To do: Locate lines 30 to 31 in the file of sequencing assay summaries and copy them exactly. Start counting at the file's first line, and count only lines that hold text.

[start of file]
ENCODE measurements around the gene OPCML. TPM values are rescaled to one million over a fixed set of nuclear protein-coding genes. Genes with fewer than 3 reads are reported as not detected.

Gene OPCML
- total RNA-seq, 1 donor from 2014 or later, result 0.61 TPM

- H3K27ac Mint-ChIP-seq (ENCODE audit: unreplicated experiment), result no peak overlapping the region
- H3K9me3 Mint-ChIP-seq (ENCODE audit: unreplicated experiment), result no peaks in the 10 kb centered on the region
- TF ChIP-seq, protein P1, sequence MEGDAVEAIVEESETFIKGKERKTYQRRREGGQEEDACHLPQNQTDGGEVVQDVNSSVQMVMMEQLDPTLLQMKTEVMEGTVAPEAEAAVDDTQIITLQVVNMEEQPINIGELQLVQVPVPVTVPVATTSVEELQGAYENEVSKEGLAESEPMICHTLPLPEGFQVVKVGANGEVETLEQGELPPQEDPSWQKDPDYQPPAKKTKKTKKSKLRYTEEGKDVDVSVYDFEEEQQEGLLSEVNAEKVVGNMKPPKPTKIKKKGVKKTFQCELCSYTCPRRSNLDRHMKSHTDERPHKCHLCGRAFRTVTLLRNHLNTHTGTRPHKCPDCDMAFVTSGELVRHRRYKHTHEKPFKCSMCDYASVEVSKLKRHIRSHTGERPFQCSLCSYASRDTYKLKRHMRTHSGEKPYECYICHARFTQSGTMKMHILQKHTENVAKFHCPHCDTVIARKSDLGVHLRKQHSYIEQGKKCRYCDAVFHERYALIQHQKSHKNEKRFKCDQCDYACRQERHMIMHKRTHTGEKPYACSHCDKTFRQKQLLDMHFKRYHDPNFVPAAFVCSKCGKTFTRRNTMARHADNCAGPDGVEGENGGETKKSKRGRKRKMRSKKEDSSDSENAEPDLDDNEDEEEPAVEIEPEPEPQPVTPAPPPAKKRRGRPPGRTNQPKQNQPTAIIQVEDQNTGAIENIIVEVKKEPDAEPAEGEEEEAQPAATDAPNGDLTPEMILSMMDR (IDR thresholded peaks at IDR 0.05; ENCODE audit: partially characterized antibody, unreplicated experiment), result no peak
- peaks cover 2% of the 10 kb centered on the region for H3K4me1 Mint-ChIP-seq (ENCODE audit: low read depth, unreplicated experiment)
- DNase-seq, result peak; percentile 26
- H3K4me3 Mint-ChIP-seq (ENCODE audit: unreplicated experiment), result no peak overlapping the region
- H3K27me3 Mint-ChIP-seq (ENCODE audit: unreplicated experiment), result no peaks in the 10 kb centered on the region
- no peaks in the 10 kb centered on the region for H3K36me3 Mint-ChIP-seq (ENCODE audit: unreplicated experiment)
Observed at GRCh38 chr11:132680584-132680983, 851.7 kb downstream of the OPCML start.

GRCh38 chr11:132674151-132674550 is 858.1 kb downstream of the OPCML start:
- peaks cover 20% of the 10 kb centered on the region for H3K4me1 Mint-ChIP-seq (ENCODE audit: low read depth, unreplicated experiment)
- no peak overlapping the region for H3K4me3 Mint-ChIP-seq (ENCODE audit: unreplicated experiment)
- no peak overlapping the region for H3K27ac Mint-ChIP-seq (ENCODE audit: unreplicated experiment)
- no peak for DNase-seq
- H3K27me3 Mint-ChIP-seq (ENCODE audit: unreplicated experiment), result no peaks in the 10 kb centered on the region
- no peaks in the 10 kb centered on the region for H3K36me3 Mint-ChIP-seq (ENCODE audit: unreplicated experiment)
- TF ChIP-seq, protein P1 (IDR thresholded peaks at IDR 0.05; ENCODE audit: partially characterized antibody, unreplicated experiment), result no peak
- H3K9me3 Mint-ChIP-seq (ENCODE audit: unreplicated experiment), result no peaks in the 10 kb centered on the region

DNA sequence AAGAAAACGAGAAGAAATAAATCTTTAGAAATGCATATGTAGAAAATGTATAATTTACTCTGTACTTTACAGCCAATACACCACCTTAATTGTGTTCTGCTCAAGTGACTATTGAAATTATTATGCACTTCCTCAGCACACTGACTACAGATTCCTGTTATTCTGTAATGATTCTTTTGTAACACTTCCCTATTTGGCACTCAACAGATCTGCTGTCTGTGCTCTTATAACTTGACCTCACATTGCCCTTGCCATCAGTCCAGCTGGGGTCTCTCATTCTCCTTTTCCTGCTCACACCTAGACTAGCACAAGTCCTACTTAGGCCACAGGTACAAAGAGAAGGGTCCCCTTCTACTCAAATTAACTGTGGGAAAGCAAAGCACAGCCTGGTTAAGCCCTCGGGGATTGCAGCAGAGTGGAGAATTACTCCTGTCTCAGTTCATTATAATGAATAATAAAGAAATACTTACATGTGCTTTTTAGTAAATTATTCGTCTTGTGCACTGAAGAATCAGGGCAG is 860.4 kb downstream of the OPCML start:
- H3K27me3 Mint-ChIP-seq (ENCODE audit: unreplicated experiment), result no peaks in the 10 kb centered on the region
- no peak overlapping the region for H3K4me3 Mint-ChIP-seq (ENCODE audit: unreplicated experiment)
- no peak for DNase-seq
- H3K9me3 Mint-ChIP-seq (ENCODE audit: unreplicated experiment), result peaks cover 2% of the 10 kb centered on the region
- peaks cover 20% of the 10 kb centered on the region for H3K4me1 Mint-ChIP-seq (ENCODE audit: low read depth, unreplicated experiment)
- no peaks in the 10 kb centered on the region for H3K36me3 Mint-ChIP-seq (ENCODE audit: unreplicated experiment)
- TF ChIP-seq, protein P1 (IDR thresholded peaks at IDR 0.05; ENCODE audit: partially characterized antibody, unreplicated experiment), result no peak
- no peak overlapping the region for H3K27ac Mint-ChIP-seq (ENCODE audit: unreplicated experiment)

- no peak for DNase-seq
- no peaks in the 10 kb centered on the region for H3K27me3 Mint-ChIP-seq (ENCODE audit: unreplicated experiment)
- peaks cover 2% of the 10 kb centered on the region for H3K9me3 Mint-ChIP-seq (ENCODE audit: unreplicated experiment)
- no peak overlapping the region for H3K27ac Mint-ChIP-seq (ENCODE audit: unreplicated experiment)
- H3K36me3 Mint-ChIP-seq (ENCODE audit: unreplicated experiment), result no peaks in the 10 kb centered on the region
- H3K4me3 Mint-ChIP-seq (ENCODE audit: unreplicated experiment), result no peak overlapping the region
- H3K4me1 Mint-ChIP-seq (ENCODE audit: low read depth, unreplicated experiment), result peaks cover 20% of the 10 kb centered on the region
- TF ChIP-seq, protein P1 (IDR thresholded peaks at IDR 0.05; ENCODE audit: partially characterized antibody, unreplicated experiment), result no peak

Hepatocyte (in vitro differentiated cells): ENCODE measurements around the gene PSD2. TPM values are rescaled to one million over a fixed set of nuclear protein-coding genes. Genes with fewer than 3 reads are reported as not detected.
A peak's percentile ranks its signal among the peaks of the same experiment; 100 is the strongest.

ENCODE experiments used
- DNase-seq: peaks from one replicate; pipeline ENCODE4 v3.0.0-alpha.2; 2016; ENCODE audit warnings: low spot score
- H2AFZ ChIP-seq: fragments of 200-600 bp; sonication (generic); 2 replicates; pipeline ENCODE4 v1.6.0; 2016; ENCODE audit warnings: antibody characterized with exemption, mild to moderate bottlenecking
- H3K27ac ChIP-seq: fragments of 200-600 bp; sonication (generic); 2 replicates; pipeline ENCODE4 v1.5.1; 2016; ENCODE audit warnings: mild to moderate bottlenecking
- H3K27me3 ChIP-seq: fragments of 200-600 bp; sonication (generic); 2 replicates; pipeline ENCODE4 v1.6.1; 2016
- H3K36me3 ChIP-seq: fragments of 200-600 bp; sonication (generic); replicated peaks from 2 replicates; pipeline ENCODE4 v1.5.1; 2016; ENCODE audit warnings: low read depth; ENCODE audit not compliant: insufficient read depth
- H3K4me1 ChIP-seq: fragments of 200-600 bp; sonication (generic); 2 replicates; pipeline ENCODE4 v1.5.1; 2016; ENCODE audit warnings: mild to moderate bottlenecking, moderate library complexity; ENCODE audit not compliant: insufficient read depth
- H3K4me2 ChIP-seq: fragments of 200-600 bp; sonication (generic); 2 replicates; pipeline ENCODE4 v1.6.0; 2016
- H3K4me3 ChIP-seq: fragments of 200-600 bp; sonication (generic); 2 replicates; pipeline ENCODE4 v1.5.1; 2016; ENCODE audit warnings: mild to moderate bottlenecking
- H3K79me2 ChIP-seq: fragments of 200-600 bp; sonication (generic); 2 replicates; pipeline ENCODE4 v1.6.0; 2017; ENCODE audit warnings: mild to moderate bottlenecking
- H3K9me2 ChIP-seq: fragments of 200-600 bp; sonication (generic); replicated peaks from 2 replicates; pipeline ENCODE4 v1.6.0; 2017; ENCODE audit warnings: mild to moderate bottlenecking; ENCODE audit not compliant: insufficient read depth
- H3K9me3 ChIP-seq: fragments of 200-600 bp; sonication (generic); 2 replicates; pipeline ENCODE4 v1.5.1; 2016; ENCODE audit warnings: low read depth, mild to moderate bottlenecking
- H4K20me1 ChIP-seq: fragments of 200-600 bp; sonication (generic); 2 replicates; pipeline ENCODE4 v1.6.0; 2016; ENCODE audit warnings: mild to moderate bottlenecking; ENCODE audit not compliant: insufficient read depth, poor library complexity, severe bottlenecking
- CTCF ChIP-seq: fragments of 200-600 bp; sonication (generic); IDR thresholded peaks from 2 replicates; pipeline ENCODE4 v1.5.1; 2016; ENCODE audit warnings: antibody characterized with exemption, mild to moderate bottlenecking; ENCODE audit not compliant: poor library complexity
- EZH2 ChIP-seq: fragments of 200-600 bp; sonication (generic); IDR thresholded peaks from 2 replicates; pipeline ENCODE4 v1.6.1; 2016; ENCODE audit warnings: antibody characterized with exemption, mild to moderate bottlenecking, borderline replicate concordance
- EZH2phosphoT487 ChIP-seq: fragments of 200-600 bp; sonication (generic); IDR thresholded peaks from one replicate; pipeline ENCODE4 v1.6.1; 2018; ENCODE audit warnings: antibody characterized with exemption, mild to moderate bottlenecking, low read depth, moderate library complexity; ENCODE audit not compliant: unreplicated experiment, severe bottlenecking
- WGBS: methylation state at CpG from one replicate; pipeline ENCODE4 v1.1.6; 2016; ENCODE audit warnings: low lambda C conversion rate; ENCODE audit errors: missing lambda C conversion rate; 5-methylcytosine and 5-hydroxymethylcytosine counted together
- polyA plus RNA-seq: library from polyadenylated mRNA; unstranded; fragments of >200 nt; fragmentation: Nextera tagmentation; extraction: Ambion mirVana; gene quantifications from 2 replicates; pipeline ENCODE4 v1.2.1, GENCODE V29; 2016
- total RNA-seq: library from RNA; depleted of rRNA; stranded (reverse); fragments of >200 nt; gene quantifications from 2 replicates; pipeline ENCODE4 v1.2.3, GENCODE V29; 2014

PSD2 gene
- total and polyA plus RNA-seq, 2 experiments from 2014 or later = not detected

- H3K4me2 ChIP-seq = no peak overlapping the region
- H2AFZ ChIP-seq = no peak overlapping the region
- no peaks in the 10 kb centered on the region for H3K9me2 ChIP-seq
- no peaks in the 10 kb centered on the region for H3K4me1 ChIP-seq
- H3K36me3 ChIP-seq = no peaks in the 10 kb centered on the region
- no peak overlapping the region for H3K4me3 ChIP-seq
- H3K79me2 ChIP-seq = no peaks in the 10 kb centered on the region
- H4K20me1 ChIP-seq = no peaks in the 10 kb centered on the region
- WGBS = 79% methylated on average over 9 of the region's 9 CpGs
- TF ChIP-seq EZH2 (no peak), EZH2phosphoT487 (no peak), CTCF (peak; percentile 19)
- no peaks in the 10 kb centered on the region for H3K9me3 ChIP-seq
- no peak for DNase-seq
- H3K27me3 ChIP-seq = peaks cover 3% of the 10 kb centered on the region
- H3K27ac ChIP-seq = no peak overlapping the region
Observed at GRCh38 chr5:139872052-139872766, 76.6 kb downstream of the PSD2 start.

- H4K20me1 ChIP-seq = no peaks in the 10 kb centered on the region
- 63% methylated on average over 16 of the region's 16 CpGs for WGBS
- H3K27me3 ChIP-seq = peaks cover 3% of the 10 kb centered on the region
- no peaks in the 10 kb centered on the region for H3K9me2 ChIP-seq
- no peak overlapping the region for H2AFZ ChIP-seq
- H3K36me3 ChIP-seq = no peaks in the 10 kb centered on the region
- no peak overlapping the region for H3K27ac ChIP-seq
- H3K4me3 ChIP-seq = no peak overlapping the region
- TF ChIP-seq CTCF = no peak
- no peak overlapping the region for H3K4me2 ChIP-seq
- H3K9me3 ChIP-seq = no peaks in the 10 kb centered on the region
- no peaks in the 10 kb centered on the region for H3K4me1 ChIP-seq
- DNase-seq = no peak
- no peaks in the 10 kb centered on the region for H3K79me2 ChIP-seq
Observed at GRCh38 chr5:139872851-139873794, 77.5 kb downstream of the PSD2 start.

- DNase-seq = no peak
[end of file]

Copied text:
- no peak overlapping the region for H3K27ac Mint-ChIP-seq (ENCODE audit: unreplicated experiment)

- no peak for DNase-seq